It was, in the words of the announcer, “Brazilian magic.” Camilo Da Silva Sanvezzo, the young star scorer of the surging Vancouver Whitecaps, whose conjuring of great goals has flowed, ebbed and now flows again, corralled a big, arcing pass midway up the offensive end.
Surrounded by two defenders, Camilo pulled in the ball with the inside of his right knee and then, the ball not touching the ground, immediately popped it ahead with his left knee, eluding his first pursuer. The striker tapped the ball farther ahead with a quick right foot, getting by the second man, and burst towards, and into, the penalty box. The first defender had reclaimed ground, making a last stand, but Camilo’s dribbling, a push left, and a swift cut right, shook him and a right-footed blast, from 10 metres out, was instantly in the back of the net.
Watch: Whitecaps 3, Fire 1
It was the 66th minute of a scoreless match last Sunday, Camilo’s 11th goal of the year, and his 12th – to lead all scorers in Major League Soccer – came five minutes later, on a second effort, putting a ball past two defenders after being stymied on a breakaway. The pair propelled his team to yet another win at home, 3-1 over Chicago Fire, and kept the Whitecaps as the only team with an unbeaten home record in league play.
Camilo’s flair, and results, is the current culmination of so much early promise that seemed, at points last year and early this season, to have evaporated. Now, he is a MLS all-star and, for the second time in a month, MLS player of the week – a 180-turn, considering he started the season on the bench and did not play at all in the opener, the same way he ended 2012, watching his team lose its first, and only, playoff game to the Los Angeles Galaxy.
The sudden resurrection has now sparked talk of an eventual move to Europe – and should he stay in Canada, where he is applying for permanent-resident status ahead of possible citizenship, there is potential inclusion on the moribund and woeful national team.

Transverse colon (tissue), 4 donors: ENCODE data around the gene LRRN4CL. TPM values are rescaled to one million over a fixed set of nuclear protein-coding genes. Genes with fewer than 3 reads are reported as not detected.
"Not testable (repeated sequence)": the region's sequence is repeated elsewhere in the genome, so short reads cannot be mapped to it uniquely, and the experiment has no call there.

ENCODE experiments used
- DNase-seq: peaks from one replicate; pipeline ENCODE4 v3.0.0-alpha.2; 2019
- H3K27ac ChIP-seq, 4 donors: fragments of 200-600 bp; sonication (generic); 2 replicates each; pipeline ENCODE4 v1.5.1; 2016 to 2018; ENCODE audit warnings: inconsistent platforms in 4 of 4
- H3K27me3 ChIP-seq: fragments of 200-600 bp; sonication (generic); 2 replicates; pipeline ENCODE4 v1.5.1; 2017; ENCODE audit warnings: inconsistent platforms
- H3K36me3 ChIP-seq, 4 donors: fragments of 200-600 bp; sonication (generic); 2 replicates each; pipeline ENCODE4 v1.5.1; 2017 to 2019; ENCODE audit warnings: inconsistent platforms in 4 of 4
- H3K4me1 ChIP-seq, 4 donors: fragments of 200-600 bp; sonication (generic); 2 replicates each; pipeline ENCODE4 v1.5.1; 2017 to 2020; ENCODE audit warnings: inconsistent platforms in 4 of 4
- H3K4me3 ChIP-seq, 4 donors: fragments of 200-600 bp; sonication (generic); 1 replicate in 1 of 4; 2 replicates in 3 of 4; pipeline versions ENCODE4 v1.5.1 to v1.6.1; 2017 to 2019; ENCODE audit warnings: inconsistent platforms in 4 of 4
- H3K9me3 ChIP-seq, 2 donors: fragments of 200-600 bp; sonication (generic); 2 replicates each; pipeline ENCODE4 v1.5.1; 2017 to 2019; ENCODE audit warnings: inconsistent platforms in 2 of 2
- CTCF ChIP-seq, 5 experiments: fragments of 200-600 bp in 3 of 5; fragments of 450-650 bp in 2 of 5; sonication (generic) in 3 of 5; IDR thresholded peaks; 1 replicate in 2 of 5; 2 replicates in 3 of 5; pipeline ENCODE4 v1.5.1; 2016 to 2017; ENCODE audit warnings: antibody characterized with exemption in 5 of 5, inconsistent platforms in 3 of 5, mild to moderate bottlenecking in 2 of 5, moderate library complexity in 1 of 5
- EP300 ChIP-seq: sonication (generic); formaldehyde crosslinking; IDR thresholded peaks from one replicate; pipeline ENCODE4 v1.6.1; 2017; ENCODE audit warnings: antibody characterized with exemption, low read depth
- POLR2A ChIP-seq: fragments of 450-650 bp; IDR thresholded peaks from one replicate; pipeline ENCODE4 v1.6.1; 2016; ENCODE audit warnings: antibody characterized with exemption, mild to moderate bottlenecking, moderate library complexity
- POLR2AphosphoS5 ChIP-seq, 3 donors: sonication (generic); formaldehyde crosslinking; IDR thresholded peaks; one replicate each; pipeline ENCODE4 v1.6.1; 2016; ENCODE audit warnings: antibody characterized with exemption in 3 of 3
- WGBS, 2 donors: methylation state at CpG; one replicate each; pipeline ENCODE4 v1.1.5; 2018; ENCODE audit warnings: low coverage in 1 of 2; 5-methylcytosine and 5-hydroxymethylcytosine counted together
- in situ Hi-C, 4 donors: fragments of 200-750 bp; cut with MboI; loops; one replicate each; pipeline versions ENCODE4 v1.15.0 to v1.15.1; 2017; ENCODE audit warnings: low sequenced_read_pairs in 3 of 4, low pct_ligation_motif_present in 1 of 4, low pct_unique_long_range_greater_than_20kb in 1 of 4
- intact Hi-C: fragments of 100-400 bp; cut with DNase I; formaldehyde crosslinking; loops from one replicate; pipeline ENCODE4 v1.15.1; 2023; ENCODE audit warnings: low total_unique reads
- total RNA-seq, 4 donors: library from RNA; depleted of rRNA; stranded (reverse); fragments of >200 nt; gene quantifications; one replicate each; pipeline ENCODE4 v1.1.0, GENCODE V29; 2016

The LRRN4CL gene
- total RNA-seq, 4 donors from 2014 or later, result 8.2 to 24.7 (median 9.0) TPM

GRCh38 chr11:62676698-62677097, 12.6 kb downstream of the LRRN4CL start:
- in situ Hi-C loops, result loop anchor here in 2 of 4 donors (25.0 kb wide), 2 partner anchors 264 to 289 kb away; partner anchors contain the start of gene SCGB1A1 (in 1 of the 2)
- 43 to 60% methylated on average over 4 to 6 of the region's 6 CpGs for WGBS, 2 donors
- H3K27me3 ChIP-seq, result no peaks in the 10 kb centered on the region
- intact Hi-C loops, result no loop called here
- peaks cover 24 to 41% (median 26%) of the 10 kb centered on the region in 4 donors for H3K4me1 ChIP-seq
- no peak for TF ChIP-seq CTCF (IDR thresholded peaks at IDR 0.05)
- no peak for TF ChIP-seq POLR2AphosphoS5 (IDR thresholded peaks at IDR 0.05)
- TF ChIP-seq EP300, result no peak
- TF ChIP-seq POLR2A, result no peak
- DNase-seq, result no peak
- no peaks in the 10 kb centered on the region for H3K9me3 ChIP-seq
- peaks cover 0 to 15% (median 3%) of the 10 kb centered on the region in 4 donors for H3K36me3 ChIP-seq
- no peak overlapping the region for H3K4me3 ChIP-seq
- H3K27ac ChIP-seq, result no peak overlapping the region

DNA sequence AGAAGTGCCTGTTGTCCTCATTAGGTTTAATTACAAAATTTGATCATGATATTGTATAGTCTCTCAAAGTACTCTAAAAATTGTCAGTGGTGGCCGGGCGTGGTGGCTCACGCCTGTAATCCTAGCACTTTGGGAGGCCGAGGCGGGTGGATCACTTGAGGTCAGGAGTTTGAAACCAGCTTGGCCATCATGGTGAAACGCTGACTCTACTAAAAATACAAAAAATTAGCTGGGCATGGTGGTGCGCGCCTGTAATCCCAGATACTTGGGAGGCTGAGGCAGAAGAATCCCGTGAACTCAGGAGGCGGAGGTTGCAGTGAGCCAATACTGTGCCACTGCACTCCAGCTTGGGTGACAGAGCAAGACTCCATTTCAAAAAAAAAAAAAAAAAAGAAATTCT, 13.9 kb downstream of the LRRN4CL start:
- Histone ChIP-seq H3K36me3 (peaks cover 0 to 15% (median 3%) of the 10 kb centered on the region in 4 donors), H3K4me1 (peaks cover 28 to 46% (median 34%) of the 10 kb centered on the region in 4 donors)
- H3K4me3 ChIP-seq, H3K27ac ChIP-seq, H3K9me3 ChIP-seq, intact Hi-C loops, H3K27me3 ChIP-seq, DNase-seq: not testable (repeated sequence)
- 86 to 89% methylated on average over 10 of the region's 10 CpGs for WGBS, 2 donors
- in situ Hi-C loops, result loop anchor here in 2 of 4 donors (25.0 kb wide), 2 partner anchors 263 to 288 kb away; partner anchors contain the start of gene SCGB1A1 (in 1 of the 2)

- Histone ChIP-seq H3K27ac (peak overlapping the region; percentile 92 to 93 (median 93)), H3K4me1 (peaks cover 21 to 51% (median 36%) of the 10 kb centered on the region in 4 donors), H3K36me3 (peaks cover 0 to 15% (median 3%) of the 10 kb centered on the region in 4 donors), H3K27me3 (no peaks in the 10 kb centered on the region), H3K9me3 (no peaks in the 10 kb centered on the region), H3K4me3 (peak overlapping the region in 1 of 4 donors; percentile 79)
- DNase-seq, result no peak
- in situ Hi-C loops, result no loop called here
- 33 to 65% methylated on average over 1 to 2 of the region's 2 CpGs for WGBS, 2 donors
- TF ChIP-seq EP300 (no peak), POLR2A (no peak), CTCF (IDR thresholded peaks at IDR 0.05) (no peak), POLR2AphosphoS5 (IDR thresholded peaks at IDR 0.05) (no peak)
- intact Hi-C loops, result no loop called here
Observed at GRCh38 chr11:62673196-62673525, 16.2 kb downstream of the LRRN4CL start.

On a sunny Tuesday morning in Vancouver, training ahead of a road trip to face Los Angeles, Camilo was his typical self, humble, hard working, and faithful. After practice, he stayed on for some extra work and coming off the pitch, he quietly made the sign of the cross. A band of wooden beads on his wrist included a small wooden cross.
The 5-foot-7, 155 pound striker was added to the MLS all-star team this week but Camilo credited his team, one that creates far more scoring chances than it had in the past and attacks with more vigour. Kenny Miller, the 33-year-old Scottish international, is a fulcrum of the improvement.
On a climb to Europe, Camilo parried when asked by a small group of reporters. “No, my dream is Vancouver.”
In an interview, however, he acknowledged the lure: “Yeah, maybe. I don’t know. You have to work hard, and if the opportunity come, we have to decide, with my family, with my wife, what’s good for us.”
The rise of Camilo in MLS is as circuitous as the route by which he arrived in North America. Born and raised in Brazil in a small city northwest of Sao Paolo, he was never a player of any particular note, as his father, a mechanic, pushed him to focus on school. Camilo first made his mark in Malta and then after a sojourn in South Korea he arrived in Vancouver and made the expansion team after a tryout. He was an immediate scoring star but the team was terrible. Last year, as the team improved, he wavered and at times made poor choices, trying to do too much himself.
After getting off the bench this year – he had his first start in the fourth game of the year – he has slowly, then suddenly, accelerated. He is on a particularly productive tear – 10 goals and three assists in his past nine games – during which the Whitecaps have run 6-1-2 and climbed from an afterthought to third in the West, with the fourth-best record in the 19-team MLS.
Camilo can conjure magic. The trick now is to pull it off consistently, said Nigel Reo-Coker, the midfielder who has captained teams in the English Premier League. Underpinned by Miller’s presence and work, Camilo has produced “some great moments of individuality.” Reo-Coker recalled some of the top strikers he’s played with, who had the conviction they would score, every game, and delivered.
“He’s got to have that hunger,” said Reo-Coker. “Camilo has the ability. He has to make sure he stays focused.”Report Typo/Error